Video mode: Awful. Really really poor: 320×240 MP4, 30fps, 2 channels, 32khz. Go back to 2004 and even budget digital cameras feature VGA (640×480) video recording. To compete in todays market the camera phone should have at least VGA and preferably HD video recording. However, one nice feature is the video light which can be switched on and off when needed.

Conclusion. They say that the best camera is the camera you have with you, and in this regard the C905 is a very good camera simply because as a mobile phone it’s likely to be with you at all times. This means you can capture the photo that you perhaps would have otherwise missed. However, the C905 still doesn’t compete with even budget digital cameras, which beat the C905 on image quality, noise, speed, screen size, optical zoom, video quality, price etc. It does a decent job, and with a screen that works outdoors, and a real xenon flash it’s better than the majority of other mobile phones as a camera. If you want to be able to have a decent camera in your mobile phone this would be the best choice simply because of the flash, which definitely outperforms LED based flashes. If all you intend to do is publish photos on the web, on sites like facebook, then it’s possible this could be all the camera you ever need… but then why would you need an 8 megapixel camera, when facebook‘s maximum image size is 0.3 megapixels? 😉 For better results it would be worth taking a cheap budget digital camera everywhere you go, but if your pockets are already full, then this will do the job, and it’s possible you might like the photos. It’s available from Amazon UK

Pros.

+ Real Xenon Flash
+ Screen works outdoors
+ Dedicated Photo buttons on camera (Macro, Flash etc)
+ Provided 2gb M2 card and USB reader makes it easy to transfer photos
+ Decent macro mode, allows the use of flash with good results
+ Bright colourful images with best results outdoors on sunny days
+ Camera always with you
+ Blue glowing buttons

Cons.

– Slow
– Awful video mode (320×240)
– Numerous reports of the phone screen / ear speaker breaking (including mine, which was repaired under warranty after 6 months)
– Small lens means it’s important to make sure the lens is always clean
– Doesn’t perform very well in low light outdoors (without flash)
– Lots of noise
– Poor battery life

For more information on the Sony C905 have a look at: First impressions of the Sony C905, View our Sony Ericsson C905 Sample Photo Gallery, Buy online at Amazon UK

Digital Camera Memory Cards

Memory cards are an essential purchase for a digital camera. Unfortunately, choosing the right memory card isn’t always easy especially as there’s more choice than ever. This guide will let you know what options you have when choosing a memory card, and help point you in the right direction. Thankfully memory cards are now cheaper than ever, with 8gb memory cards available for less than £5, meaning you can fit not just hundreds, but thousands of photos on the card! Updated Oct 2012.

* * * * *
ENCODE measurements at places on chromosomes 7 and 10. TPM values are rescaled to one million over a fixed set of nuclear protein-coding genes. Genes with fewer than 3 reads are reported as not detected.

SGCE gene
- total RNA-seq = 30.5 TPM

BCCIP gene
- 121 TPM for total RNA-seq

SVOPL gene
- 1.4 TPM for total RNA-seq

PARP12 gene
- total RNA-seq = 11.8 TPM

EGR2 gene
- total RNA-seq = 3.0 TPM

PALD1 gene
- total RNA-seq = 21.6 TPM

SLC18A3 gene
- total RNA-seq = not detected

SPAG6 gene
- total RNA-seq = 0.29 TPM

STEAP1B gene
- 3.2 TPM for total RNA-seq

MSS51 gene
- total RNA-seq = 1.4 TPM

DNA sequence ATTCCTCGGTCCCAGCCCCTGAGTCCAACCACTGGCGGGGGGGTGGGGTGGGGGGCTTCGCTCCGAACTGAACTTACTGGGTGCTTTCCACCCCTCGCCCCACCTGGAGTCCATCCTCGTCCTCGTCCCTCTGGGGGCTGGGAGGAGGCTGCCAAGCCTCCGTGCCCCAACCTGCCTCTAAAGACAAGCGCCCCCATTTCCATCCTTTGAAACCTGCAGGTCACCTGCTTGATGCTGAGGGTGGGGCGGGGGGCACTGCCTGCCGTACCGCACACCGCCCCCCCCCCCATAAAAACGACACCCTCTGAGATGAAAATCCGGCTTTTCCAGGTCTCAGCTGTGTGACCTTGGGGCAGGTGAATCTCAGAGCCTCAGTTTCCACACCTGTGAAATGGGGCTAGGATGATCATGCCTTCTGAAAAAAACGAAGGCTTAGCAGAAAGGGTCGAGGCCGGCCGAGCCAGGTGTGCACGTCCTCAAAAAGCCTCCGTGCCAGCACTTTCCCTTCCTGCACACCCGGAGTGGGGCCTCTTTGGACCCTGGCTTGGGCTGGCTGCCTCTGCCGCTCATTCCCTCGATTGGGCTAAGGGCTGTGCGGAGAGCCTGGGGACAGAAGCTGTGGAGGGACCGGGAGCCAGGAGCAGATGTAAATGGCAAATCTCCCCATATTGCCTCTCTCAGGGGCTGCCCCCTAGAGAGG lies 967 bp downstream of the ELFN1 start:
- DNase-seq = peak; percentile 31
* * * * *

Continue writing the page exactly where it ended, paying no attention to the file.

Click here to read our Guide to Digital Camera Memory Cards.

What size? – As a very rough guide a 1gb (1000mb) memory card will fit around 250 photos with todays 8 – 12 megapixel cameras. So a good size memory card to go for is a 4gb or 8gb memory card as this should allow over 1000 – 2000 high quality photos to be taken. If you plan on using the video features of your camera then it’s a good idea to buy an even larger and faster memory card. For more details on how many photos will fit on a memory card click here.

SanDisk plus USBSD cards – come in three main flavours SD (2gb or less), SDHC (4gb to 32gb), and SDXC (64gb or more). SD cards are used by nearly every single digital camera in the world (excluding some DSLRs). These come in various different prices, from the more basic models, to Sandisk Ultra, and Sandisk Extreme. I would recommend Ultra or Extreme, these tend to support higher writing speeds needed by some cameras for HD video recording. Check the type and class when buying. Older cameras may not support SDHC or SDXC cards, so check the manual before purchase. SD Cards at Amazon: 1GB, 2GB. SDHC Cards at Amazon: 4GB, 8GB, 16GB, 32GB.

SanDisk plus USBSandisk PLUS USB – In my opinion, these are the best memory cards you can get. They work just like a regular SD card, but when you want to view the images on your PC, you can fold it in half, and plug it straight into a USB socket. They also work as USB Pen Drives, and can fit in your wallet. SanDisk have foolishly discontinued these, so buy them while they’re still available! SDHC Cards with USB at Amazon: 4GB Sandisk Plus USB.

Nb. SD Card Speeds note the small number 4 with a semi-circle around it on these SD cards, and the small number 2 on the MicroSD card. This is the speed rating (class) of the card, the higher the number the quicker the card. This is of particular importance to people who want to record HD video with digital cameras such as the Panasonic Lumix series, and class 6 or higher is recommended.